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Winter weeds or Texas wildflowers?

If your lawn looks like it’s drowning in winter weeds, it may be a good time to start mowing, cutting or weeding.

Thanks to moderate weather and recent rains, cool season annual seedlings are germinating like gangbusters in Texas lawns and gardens and are ready to bolt! Whether they’re wildflowers or winter weeds, all will soon send their flower stalks skyward to disperse seeds for the next year’s crop.

If you’re growing wildflowers intentionally, all you have to do is wait and see if that seedling is a wildflower you want, or a weed that needs to go. But for those who prefer a uniform lawn (regardless if it’s a Texas bluebonnet or an invasive sow thistle) here are a few good tips to tidy up your landscape in winter:

  • Stop watering in November. Last year’s weed seeds start to germinate in the fall and they keep growing despite winter freezes. The less supplemental water you put on your lawn, the fewer winter weeds you’ll have to deal with (and the lower your SAWS bill will be).
  • Cut it. Frequent mowing will result in less seeds next year. Many winter weeds are annuals and if they don’t produce seeds, they won’t come back next year. A string trimmer is effective at knocking down the weeds as needed, especially in large lots.
  • Mechanical removal. Good ol’ hand-pulling is both satisfying and absolute. There’s nothing better than yanking up a huge hedge parsley (with a taproot the size of an overgrown carrot). With hand-pulling, you have completely killed the plant and can rest assured it won’t reproduce. For smaller properties, this method is ideal.
    A garden hoe or stirrup hoe can achieve the same effect, but they work best in garden beds when the plants are younger.
  • Consider corn. Corn gluten meal, to be precise, is a protein found in corn. It’s a digestible co-product of corn processing, has been used as a food flavoring in livestock and pet foods — and it functions as a pre-emergent when used as an herbicide. This means it prevents seedlings from developing in the first place (so if you’ve overseeded your lawn with grass seed, corn gluten is not recommended). Corn gluten also fertilizes grass in the form of nitrogen. It’s a bona-fide natural “weed and feed!” But be aware: because of its high nitrogen content, it should not be used where it can run off directly into a watershed because excess nitrogen is a pollutant in our creeks and rivers.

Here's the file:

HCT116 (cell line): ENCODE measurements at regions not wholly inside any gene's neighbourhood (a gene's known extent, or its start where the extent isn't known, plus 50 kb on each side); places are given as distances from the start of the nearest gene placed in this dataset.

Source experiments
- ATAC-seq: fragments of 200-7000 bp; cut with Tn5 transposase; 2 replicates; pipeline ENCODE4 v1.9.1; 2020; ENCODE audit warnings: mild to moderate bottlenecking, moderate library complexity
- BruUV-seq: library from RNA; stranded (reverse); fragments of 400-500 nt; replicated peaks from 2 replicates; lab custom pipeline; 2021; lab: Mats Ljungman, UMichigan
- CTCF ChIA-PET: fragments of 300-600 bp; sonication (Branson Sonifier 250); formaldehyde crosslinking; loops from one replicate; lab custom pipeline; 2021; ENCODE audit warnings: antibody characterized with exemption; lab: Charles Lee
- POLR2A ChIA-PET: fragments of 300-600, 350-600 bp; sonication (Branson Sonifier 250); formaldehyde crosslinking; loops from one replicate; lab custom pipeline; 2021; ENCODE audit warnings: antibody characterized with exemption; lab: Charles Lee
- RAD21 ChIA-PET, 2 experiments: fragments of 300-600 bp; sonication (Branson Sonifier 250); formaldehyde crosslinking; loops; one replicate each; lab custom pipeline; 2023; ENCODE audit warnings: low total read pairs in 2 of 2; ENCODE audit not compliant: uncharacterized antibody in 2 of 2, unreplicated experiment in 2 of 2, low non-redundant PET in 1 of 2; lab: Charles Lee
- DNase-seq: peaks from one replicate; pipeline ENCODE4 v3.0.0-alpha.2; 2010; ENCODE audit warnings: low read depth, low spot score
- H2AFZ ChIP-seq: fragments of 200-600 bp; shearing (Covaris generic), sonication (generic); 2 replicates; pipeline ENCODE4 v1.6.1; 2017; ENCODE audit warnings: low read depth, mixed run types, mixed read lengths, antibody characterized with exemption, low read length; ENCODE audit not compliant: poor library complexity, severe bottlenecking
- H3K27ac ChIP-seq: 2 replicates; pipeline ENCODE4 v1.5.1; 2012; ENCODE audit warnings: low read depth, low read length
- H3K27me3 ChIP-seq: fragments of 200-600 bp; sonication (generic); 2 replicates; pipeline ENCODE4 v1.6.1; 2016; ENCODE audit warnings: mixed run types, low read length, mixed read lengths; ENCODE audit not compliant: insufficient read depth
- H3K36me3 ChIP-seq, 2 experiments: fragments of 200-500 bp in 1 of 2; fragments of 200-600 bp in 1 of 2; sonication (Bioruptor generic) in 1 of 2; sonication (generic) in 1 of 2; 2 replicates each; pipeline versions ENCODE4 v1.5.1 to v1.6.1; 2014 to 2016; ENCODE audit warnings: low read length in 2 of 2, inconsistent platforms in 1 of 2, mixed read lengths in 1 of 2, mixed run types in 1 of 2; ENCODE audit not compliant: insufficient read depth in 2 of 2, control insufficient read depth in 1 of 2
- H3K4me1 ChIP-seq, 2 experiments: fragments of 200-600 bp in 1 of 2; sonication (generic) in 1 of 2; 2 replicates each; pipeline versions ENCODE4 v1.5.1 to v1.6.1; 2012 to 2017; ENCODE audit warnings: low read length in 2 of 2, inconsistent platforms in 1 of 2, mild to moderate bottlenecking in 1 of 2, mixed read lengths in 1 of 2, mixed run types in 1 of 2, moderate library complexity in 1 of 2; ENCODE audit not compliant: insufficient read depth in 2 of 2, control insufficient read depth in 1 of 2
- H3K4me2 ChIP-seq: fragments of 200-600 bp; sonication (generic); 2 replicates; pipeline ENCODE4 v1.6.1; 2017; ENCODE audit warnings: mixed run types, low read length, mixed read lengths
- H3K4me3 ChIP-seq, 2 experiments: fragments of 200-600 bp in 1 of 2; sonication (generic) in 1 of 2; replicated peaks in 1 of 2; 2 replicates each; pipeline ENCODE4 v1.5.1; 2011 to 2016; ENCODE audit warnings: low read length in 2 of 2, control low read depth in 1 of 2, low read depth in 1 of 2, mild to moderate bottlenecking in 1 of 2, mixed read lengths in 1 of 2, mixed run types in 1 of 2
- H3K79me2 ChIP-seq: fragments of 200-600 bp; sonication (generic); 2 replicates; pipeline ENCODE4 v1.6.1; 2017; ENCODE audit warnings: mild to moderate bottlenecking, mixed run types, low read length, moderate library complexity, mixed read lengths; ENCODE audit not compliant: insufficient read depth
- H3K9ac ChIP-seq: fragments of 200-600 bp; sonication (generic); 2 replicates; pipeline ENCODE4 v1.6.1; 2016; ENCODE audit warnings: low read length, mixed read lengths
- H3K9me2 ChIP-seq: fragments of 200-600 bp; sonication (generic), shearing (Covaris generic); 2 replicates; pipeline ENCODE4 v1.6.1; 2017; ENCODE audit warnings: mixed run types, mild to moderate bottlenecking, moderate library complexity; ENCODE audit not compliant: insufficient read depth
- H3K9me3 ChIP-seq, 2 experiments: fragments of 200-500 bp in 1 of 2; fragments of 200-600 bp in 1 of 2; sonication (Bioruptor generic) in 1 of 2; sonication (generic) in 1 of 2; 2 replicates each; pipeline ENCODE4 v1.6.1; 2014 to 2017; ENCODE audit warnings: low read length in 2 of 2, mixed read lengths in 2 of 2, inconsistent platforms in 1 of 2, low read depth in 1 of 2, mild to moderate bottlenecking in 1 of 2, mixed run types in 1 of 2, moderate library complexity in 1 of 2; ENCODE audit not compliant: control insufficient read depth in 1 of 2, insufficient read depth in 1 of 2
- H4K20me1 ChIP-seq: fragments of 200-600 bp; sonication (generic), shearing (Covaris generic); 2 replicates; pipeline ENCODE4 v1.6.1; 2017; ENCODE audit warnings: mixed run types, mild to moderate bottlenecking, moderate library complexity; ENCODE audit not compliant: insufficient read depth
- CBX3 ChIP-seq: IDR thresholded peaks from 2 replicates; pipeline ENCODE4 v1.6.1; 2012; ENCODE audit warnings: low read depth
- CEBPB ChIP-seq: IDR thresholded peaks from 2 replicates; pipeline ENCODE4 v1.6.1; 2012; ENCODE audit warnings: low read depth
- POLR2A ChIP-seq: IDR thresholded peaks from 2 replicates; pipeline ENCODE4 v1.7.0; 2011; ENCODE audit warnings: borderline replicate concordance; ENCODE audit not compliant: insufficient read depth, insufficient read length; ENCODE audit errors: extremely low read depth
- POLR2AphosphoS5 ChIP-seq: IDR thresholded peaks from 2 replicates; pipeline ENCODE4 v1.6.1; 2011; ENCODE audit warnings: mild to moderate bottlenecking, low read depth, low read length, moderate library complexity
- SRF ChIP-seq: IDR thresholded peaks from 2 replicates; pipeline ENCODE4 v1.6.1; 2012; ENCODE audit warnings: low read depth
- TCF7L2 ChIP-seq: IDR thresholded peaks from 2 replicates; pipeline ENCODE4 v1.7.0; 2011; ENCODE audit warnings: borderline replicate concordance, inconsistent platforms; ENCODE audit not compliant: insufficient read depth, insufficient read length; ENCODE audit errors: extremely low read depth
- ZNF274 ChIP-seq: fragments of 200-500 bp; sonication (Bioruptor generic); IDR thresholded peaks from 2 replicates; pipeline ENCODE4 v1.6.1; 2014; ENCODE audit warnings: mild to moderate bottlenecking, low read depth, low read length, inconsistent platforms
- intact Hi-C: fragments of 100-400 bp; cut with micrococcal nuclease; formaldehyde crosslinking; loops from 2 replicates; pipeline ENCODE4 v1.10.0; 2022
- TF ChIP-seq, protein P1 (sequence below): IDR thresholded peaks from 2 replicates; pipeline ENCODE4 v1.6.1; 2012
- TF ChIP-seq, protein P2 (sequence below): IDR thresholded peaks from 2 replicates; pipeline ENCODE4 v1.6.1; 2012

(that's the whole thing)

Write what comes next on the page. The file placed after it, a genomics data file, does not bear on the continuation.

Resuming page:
Manufacturers bind the meal into a soluble pellet form so that it can be applied in a fertilizer spreader. The application rate is heavy (about 20 pounds per 1,000 square feet) but the cost is generally lower than other fertilizers and herbicides. As a preemergent, timing is important. For next summer’s warm weather weeds you can start applying it in February, and again in September for next year’s winter weeds.

With all these methods, perseverance and patience will pay off. Of course, there is already seed bank in your soil — so no matter how many weeds you remove this year, there will probably be some popping up next year. The idea is to keep decreasing the amount each successive year until there are none left.

So, if your lawn looks like it’s drowning in winter weeds, it may be a good time to start mowing, cutting or weeding! And next fall, turn off your irrigation system and keep mowing through the winter.

Kevin Pride
Kevin Pride
Kevin is a SAWS Conservation Field Investigator and a self-proclaimed nature boy. He has a background in restoration ecology and is zealous about native plant landscapes that use zero irrigation. Kevin spends his free time deep underground surveying caves or hiking barefoot with his daughter, Daisy, and their dog.
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